OJJDP Administrator Discusses Prevention Strategies at National Mentoring Summit
On January 30, 2014, OJJDP Administrator Robert L. Listenbee joined a panel of experts in a plenary session on mentoring and other strategies for preventing youth from becoming involved with the juvenile justice system. The discussion took place at the fourth annual National Mentoring Summit in Arlington, VA. The 2-day summit was hosted by MENTOR: The National Mentoring Partnership along with OJJDP, the Corporation for National and Community Service, Harvard School of Public Health, and United Way Worldwide.
The other panelists included James Anderson of the Anti-Recidivism Coalition; Roger Jarjoura, principal researcher in the Human and Social Development Program of the American Institutes for Research; and Laurie Parise, executive director and founder of Youth Represent. David Gregory, moderator of NBC’s “Meet the Press,” facilitated the discussion.
The session covered a range of topics, including harsh and exclusionary school disciplinary policies and in-school arrests that push youth out of school and into the justice system, a process also known as the school-to-prison pipeline. Annual rates of school suspension have doubled since the 1970s, even though rates of serious school violence and youth arrest have remained steady or even declined over the same period. When a student is suspended or expelled, his or her likelihood of being involved in the juvenile justice system the subsequent year increases significantly.
Administrator Listenbee cited the Supportive School Discipline Initiative, launched by Attorney General Eric Holder and U.S. Department of Education Secretary Arne Duncan in 2011, as an important step forward in addressing this problem. OJJDP is a key member of the initiative. Among other activities, the Justice and Education Departments recently issued guidance documents to help states and localities address school discipline more effectively.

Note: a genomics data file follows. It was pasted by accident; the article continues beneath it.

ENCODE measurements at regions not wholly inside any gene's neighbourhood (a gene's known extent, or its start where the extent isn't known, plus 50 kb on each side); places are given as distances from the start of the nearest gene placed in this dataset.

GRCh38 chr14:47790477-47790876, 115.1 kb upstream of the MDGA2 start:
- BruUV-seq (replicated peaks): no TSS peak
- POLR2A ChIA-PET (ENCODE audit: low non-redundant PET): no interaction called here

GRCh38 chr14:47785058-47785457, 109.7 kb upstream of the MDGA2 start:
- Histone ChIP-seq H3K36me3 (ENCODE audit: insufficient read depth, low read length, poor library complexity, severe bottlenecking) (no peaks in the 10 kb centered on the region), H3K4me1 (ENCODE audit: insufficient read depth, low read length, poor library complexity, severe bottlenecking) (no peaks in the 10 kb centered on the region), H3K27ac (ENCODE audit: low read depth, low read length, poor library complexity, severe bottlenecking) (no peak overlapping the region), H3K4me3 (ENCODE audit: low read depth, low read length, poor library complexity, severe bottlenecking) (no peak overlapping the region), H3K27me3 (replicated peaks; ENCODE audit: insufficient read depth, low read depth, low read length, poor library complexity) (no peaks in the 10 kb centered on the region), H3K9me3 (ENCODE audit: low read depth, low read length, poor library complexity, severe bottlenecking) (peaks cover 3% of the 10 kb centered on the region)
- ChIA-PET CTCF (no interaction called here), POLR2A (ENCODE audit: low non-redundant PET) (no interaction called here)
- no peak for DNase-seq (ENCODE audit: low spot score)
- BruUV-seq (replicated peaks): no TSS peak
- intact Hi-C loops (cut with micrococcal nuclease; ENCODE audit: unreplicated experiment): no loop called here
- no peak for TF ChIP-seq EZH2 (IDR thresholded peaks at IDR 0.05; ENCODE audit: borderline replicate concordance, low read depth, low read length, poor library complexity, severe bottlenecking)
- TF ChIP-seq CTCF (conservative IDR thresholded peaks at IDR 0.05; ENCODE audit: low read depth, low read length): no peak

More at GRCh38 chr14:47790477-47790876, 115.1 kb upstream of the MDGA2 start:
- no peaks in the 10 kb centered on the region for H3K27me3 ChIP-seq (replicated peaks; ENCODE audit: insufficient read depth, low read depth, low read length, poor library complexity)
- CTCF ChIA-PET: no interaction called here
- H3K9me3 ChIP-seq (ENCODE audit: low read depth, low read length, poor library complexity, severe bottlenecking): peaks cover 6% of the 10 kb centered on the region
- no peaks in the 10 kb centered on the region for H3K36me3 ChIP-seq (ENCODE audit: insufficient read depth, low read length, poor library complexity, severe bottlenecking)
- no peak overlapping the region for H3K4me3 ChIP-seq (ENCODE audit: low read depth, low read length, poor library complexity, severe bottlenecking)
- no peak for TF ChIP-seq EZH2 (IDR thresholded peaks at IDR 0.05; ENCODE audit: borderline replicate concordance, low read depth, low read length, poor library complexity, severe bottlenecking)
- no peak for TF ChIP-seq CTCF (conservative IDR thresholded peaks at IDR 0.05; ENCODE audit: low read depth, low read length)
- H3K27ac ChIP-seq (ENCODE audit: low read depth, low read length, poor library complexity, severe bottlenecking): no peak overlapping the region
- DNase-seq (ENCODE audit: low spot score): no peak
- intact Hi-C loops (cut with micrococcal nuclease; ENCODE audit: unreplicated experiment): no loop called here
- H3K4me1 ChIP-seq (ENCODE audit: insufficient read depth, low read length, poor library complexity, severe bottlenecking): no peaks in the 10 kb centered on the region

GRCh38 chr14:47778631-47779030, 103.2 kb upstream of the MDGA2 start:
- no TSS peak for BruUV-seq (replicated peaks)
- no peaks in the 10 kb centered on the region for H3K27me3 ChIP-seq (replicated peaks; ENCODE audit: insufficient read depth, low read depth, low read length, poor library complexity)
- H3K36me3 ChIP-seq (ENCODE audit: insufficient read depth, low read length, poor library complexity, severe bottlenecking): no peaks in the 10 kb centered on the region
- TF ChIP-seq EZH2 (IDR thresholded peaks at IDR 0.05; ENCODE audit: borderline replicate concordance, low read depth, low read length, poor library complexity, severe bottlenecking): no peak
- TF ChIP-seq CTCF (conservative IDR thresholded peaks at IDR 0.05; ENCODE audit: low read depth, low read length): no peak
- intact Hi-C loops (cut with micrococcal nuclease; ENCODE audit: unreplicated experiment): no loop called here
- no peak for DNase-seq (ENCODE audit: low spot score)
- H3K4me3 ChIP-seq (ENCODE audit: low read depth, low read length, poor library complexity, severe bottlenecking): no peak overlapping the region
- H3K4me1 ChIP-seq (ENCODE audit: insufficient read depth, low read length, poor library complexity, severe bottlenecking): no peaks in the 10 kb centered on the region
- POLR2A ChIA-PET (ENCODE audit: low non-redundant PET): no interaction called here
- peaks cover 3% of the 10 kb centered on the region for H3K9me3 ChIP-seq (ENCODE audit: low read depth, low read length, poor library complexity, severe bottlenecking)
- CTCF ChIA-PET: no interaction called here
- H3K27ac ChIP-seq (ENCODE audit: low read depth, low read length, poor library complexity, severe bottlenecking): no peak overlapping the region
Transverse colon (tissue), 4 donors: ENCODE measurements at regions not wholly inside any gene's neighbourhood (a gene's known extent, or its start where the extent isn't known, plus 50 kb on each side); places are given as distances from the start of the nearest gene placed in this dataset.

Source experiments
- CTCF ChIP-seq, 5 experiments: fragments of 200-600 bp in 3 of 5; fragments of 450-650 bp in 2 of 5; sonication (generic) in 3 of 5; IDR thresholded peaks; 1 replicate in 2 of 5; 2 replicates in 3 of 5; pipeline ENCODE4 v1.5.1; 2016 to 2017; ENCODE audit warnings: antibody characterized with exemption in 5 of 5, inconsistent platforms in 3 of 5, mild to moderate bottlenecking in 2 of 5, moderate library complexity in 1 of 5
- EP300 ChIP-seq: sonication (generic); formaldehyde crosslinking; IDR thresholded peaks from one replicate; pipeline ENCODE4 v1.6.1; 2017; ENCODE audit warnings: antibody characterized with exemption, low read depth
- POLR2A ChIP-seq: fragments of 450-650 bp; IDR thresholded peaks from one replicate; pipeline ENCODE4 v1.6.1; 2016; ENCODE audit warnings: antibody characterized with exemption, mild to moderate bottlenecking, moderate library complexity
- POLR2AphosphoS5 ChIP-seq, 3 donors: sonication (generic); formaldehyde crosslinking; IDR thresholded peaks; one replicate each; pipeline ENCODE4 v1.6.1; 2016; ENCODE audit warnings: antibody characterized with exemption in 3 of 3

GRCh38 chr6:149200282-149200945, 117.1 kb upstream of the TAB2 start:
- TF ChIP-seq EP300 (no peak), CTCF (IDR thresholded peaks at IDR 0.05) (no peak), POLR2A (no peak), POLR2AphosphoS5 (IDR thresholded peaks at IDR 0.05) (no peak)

In addition, Administrator Listenbee emphasized OJJDP’s longstanding commitment to mentoring as a critical component in preventing entry into the juvenile justice system and fostering positive outcomes for at-risk children. In fiscal year 2013, OJJDP awarded nearly $74 million to national and local organizations to strengthen, expand, and implement youth-mentoring activities and youth-development programming throughout the nation.
Administrator Listenbee stressed the importance of tailoring mentoring approaches to the needs of specific populations, including girls, LGBT youth, and children of incarcerated parents. (See the article, “OJJDP Publishes Report on Mentoring Children of Incarcerated Parents,” in the News in Brief section.)
The Office has awarded nearly $1 million to MENTOR to establish a new National Mentoring Resource Center, which will provide resource, reference, and training materials to the field and advance the implementation of evidence- and research-based mentoring practices. The center will also provide training and technical assistance, and a Web site will be launched in the coming months. “A major focus at OJJDP is to find ways to develop evidence-based practices and share these practices throughout the nation,” Administrator Listenbee said.
The National Mentoring Summit featured more than 60 workshops and 4 plenary sessions facilitated by mentoring practitioners, youth development experts, researchers, technical assistance providers, and government and corporate partners. More than 750 practitioners, researchers, policymakers, and corporate and philanthropic stakeholders attended the event.
Workshops led by OJJDP staff included The National Mentoring Resource Center: A Partnership Between OJJDP and MENTOR, OJJDP’s Mentoring Enhancement Demonstration Program: Mentors as Advocates and Teachers, and A Highlight of Approaches to Mentoring Children of Incarcerated Parents.
January was National Mentoring Month, an annual media campaign to recruit volunteer mentors for youth and to focus national attention on the importance of individuals, businesses, government agencies, schools, and nonprofit organizations working together to ensure positive outcomes for youth.
To access mentoring resources, visit the Web sites of OJJDP, MENTOR, The Center for Evidence-Based Mentoring, and the National Criminal Justice Reference Service. To learn more about OJJDP’s new research report on mentoring children of incarcerated parents and MENTOR’s recently released survey of young people's perspectives on the outcomes and availability of mentoring, read the News in Brief section.